Increasing Access to Clean Water in the Central African Republic
Improving water quality and access is an important objective for the Central African Republic—one of the poorest nations in Sub-Saharan Africa. To deliver service to the nearly 75 percent of urban populations who rely on shallow wells and poor-quality water for their daily needs, the government requested assistance from the World Bank. Using funding provided by the South-South Experience Exchange Facility, the Bank connected the Central African water utility, SODECA, and high-ranking government officials to Burkina Faso, whose national water utility, ONEA, has overcome numerous challenges to transform into one of the best-performing water sector institutions in the Africa region. Specifically, SODECA wanted to learn from ONEA’s experience designing and implementing social connections policies in a similar institutional and socio-economical environment to that of the Central African Republic.
"From here on, we want to build a high-performing water company, as our sister company ONEA did," said Rufin Benam-Beltoungou, Executive Director at SODECA.
The exchange improved SODECA’s capacity to develop a social connection policy and effectively plan its implementation, including its finance, management, and communication components. SODECA’s top management is adapting its customer management system to support a larger customer database resulting from the expanded social connections program. Following the exchange, SODECA also created a communications unit and planned to open several bill payment offices throughout the city of Bangui to improve customer service and bill collection.
"Now we realize that our management methods are dated. For example, our customer management is completely outdated,” said Irene Kagama, Commercial Director at SODECA.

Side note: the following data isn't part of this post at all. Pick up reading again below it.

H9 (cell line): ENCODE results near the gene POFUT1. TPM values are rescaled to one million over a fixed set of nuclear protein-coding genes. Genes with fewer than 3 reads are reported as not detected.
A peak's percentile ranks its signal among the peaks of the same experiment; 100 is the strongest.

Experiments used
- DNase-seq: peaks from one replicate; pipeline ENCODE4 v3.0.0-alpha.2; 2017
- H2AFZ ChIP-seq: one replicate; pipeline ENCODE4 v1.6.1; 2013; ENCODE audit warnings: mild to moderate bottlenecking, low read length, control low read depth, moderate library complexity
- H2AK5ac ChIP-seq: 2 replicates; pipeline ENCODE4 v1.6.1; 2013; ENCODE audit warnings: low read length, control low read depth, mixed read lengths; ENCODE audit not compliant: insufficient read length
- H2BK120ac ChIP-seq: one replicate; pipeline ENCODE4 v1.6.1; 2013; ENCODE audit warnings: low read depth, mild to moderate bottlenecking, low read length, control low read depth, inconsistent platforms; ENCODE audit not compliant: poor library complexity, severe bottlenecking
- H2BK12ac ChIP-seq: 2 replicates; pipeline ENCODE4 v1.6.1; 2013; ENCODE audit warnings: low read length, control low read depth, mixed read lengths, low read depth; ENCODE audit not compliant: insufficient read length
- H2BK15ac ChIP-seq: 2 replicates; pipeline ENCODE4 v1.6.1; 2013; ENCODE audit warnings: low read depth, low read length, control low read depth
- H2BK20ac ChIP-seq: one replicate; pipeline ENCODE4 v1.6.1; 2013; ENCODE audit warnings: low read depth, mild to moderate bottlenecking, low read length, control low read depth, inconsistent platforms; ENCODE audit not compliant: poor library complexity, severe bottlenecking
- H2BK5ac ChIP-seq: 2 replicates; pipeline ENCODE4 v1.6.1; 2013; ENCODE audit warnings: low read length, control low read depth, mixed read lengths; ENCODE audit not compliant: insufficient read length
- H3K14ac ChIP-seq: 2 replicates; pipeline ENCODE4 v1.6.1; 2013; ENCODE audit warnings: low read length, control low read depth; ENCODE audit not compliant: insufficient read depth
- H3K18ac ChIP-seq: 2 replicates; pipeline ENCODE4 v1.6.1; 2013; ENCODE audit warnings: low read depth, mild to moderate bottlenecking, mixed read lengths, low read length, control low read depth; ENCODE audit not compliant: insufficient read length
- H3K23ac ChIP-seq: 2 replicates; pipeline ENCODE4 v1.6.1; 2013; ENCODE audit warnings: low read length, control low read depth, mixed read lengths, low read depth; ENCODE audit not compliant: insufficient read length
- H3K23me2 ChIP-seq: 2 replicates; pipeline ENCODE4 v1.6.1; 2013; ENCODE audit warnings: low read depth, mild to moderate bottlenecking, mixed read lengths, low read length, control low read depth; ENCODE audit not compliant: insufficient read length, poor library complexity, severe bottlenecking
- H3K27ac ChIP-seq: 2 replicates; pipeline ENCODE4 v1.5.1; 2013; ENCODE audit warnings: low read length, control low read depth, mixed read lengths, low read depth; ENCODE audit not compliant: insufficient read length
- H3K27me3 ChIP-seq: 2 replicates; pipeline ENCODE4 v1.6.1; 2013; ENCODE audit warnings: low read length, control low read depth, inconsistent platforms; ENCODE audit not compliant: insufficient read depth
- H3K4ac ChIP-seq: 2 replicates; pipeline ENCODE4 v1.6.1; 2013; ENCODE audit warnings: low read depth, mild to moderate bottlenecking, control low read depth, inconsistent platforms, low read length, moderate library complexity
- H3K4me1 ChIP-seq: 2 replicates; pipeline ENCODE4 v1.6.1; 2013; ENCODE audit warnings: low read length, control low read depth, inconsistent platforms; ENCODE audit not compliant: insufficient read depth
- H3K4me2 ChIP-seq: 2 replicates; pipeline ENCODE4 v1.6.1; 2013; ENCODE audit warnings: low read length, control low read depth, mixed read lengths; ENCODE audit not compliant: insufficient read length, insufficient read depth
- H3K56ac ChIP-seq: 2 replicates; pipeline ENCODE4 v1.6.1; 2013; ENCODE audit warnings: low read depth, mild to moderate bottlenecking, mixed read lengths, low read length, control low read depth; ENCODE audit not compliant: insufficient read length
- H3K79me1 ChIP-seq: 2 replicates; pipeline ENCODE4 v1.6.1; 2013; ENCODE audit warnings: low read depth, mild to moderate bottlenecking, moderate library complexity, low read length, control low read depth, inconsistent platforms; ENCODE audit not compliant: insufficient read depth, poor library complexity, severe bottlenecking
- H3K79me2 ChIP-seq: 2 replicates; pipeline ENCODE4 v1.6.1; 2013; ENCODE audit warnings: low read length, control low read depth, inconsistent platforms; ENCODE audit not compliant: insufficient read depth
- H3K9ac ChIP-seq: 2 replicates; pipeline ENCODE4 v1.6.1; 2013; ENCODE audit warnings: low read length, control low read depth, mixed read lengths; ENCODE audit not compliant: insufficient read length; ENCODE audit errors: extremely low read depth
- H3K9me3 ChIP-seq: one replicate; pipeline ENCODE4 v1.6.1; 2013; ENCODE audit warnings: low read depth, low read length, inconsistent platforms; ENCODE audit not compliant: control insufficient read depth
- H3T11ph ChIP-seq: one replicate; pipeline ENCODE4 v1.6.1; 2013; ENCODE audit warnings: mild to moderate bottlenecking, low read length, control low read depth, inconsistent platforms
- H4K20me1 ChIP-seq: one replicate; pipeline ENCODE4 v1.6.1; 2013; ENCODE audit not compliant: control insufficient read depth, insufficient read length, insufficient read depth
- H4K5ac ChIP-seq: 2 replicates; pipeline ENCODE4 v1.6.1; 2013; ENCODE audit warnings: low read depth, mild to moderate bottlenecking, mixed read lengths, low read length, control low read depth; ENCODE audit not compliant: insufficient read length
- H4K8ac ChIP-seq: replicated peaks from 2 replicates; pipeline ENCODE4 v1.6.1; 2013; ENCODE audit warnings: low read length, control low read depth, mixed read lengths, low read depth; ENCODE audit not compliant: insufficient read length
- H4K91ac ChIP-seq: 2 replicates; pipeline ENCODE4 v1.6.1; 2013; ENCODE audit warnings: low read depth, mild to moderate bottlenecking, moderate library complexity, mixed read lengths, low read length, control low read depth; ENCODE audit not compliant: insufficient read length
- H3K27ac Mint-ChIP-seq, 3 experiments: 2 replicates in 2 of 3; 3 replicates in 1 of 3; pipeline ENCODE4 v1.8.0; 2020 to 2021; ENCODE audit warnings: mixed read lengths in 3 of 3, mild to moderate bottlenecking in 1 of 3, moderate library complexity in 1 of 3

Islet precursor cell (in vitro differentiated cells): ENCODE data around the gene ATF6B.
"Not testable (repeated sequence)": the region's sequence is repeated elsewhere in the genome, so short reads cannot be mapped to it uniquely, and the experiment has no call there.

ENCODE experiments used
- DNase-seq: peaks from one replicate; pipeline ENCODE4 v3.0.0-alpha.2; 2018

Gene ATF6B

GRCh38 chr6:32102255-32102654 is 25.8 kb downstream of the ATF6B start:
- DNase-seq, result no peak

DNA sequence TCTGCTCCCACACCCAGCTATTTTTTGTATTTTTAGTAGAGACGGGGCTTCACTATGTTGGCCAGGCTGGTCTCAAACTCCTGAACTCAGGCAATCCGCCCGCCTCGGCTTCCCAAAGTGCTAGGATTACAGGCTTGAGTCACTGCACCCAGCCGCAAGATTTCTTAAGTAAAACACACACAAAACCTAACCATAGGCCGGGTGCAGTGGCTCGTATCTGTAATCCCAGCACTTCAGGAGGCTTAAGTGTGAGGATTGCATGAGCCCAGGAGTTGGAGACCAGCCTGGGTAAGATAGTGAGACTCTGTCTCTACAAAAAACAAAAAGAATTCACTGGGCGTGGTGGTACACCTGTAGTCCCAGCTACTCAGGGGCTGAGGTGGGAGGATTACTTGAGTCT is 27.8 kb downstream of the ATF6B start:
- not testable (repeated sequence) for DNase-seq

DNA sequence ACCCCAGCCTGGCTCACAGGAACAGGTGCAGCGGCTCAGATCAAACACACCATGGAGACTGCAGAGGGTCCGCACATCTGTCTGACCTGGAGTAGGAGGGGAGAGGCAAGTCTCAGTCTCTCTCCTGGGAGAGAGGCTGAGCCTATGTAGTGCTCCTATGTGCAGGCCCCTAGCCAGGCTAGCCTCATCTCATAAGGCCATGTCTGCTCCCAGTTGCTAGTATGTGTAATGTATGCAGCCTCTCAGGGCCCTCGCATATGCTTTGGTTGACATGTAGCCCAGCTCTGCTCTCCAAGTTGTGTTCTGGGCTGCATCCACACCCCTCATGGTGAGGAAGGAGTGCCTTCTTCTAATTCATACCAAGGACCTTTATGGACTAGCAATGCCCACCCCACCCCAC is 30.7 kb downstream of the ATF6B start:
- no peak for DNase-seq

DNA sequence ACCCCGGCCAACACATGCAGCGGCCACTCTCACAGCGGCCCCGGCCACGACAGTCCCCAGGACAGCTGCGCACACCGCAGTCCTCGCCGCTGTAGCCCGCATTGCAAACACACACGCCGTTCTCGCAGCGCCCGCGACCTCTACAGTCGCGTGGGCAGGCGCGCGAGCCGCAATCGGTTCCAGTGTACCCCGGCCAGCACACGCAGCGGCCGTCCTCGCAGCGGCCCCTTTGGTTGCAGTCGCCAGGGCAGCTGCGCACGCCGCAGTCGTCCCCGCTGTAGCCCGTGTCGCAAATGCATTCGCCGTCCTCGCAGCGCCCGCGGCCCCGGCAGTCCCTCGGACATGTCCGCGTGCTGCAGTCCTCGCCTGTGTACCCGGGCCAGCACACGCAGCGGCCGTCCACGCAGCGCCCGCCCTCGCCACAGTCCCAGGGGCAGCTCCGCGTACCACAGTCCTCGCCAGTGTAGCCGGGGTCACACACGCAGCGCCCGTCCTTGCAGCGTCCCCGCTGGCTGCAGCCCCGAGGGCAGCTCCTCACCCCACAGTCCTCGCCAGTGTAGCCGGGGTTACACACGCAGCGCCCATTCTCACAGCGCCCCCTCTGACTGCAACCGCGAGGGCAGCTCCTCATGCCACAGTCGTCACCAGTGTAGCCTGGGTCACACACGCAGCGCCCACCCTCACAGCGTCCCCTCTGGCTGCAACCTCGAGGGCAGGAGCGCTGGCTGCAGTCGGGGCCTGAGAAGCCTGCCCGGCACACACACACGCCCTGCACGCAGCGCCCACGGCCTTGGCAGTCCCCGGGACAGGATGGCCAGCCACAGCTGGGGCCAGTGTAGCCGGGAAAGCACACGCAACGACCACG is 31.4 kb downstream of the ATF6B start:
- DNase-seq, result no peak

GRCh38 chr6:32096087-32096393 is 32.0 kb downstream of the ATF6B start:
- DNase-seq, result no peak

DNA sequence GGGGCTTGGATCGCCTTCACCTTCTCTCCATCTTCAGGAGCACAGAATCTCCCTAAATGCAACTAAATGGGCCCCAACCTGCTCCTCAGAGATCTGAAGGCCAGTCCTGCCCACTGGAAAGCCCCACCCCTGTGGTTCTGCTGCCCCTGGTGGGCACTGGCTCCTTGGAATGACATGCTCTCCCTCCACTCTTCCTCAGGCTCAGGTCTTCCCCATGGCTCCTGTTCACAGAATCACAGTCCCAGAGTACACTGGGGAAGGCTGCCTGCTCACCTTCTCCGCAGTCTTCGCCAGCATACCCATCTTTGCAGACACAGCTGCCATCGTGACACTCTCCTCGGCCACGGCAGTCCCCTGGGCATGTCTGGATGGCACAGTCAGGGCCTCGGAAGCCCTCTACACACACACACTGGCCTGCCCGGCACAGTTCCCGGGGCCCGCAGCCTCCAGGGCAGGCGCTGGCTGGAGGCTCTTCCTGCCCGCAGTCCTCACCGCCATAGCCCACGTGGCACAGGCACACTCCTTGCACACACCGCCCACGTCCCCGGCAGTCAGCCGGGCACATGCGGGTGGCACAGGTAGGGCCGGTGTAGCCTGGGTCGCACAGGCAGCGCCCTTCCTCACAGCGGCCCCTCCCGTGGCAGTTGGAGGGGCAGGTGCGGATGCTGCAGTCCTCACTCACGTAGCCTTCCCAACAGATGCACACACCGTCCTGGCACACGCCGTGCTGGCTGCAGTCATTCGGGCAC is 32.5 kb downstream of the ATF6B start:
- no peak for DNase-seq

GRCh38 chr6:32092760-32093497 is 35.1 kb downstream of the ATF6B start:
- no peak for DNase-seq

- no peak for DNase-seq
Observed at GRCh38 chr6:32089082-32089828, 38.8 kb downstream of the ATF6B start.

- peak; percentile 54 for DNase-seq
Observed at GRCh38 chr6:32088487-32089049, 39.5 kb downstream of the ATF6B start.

Beneficiaries / Participants
The Central African Republic is one of the poorest countries in Sub-Saharan Africa. Nearly three-quarters of the urban population use shallow wells with poor water quality. Improving water supply is a key objective in the Poverty Reduction Strategy Paper (PRSP) and water supply is a key sector identified in the joint African Development Bank/World Bank Country Partnership Strategy. Since 2007, the World Bank has provided financial and technical support to the national water utility SODECA through the Emergency Urban Infrastructure Rehabilitation and Maintenance Project.1 The limited capacity of SODECA—which had not benefited from international exchanges for over a decade—proved to be an obstacle to rapid expansion of the water supply grid. Thus the general director of SODECA and the head of Hydraulics in the Ministry of Mining, Energy, and Water requested the Bank’s help in finding a partner to develop and implement policies to improve water delivery in the capital Bangui.
In the late 1990s Burkina Faso’s national water utility, ONEA, suffered similar challenges—poor operational management, a chronic financial deficit, and lack of internal capacity—resulting in limited access and poor service. With support from the World Bank, ONEA transformed into one of Africa’s best performing utilities. ONEA has designed and implemented social connections policies and its institutional set-up is similar to SODECA’s – a national autonomous institution with ministry oversight. ONEA staff members are experienced knowledge providers, having shared lessons with water utilities staff in the Republic of the Congo and Chad, making ONEA a strong knowledge-sharing partner for SODECA.
Using funding from the South-South Experience Exchange Facility, the World Bank connected the two utilities. A resulting study tour of high-level officials from SODECA and the General Directorate of Hydraulics (DGH) aimed to provide a hands-on capacity building experience in improving water services and related social programs.
With financing from the Emergency Urban Infrastructure Rehabilitation and Maintenance Project of the World Bank, SODECA contracted ONEA to provide continued technical assistance following the knowledge exchange.